Golden Sheet Cake with Berry Buttercream- I made this cake for my daughter’s 1st birthday. The cake was extremely easy. A sheet pan is all you need for equipment, plus parchment paper to help get it out of pan if you want to put it on a serving plate. The frosting looks difficult, but really it’s just about getting a variety of berries and splitting the frosting in four batches. The ingredients are simple: 1 cup of confectioners sugar, 4 tablespoons of butter and about a tablespoon of berry puree. I pureed about a cup of each fruit (blueberry, raspberry and blackberries), but I knew I’d have leftover. If you decide to make this, the extra fruit is great in smoothies.
Probably the most annoying thing about making this frosting is that you have to do it in batches so expect a large load of dishes. It is actually only three batches of frosting because the blueberry batch is doubled. Once you make the blueberry frosting, you have to split it in half and add just a touch of blue dye to one. This gives you four distinct colors. Oddly enough, Deb Perelman suggests doing this because blueberries pureed actually don’t look blue, but more pinkish. Also, if you let the blueberries sit long enough after being pureed they will turn into a weird gelatin like substance. Very strange.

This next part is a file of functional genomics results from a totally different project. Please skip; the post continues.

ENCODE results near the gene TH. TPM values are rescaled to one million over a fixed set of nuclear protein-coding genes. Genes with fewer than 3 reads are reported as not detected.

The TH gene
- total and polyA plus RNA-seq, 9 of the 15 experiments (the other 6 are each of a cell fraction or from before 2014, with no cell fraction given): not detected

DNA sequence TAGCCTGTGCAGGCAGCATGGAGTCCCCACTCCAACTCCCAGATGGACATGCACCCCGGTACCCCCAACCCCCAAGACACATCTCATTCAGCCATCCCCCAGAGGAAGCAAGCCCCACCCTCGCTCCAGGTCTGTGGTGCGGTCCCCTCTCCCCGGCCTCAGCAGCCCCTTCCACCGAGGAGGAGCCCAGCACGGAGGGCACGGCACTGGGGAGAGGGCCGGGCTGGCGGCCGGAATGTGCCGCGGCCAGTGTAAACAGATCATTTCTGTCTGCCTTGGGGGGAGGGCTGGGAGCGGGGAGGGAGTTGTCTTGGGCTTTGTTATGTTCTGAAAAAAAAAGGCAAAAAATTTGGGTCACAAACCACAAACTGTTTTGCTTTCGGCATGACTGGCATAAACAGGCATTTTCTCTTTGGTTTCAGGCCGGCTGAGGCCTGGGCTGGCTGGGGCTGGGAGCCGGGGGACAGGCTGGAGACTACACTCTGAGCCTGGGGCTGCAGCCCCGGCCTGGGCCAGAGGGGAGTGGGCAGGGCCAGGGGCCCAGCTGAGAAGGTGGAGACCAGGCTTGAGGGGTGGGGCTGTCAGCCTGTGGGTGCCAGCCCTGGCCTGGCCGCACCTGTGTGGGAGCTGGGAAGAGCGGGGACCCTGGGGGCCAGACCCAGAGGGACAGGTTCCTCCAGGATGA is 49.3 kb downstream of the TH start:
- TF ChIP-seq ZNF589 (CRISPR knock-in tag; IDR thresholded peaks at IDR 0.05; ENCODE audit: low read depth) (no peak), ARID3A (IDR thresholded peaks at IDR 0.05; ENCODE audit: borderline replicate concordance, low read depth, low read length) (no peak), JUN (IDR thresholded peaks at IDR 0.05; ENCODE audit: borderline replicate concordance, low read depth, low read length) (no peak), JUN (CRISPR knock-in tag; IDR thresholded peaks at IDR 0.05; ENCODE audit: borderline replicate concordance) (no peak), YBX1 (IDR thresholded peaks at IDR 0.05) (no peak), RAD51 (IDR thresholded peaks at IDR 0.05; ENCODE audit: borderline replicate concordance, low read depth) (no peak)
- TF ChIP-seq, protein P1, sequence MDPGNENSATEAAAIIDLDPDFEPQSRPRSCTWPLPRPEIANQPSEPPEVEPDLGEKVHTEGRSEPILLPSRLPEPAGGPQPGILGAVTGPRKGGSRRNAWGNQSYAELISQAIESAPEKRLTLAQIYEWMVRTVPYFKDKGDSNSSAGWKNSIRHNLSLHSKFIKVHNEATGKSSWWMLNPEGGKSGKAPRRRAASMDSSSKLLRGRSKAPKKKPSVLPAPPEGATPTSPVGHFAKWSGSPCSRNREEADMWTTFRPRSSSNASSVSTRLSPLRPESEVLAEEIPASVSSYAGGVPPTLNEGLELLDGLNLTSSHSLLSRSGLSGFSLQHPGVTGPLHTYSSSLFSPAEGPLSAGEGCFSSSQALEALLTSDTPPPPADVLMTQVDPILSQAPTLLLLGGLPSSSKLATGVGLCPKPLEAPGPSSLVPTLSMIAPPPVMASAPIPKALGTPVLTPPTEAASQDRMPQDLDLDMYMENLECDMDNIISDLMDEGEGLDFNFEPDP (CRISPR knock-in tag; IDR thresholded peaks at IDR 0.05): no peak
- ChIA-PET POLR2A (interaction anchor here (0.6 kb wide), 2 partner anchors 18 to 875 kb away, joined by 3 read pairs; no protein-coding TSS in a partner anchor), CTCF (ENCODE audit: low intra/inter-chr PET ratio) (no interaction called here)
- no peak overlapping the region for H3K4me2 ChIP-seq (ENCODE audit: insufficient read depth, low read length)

After I got four batches of frosting ready go to (and several, several taste tests– raspberry is by far the tastiest), then I prepared my frosting bag with a 1/4 inch frosting tip. To do all one color at once, I followed the instructions in the recipe of applying one line, and then counting over three more lines with my tip at the top of the cake. This worked fairly well, but as you can see in the picture below I sometimes allowed for too much room and sometimes didn’t allow enough. This, I am sure gets easier the more times you do it. After all the lines are done, I simply took a butter knife every inch and dragged it slightly over the top of the frosting. And that’s it! Everyone was very impressed with the cake and many people thought it was store bought, custom made! The hardest part of the entire process? Cleaning out the frosting bag after each of the four batches of frosting. However, if you are thinking of making this frosting and contemplating just using a plastic bag, I would strongly urge you to just go out and buy a nice frosting bag. The frosting in the plastic bag has a tendency of getting stuck which prompts you to push the frosting out harder and then you have a mess when it comes out in a blob on your cake. I know this because I tried doing one color of this cake with the plastic bag out of pure laziness of not wanting to wash out my bag. Now I know.
I have been told that Deb’s website is really fantastic and has tons of great recipes that aren’t in her cookbook. So, if you are inspired, check it out!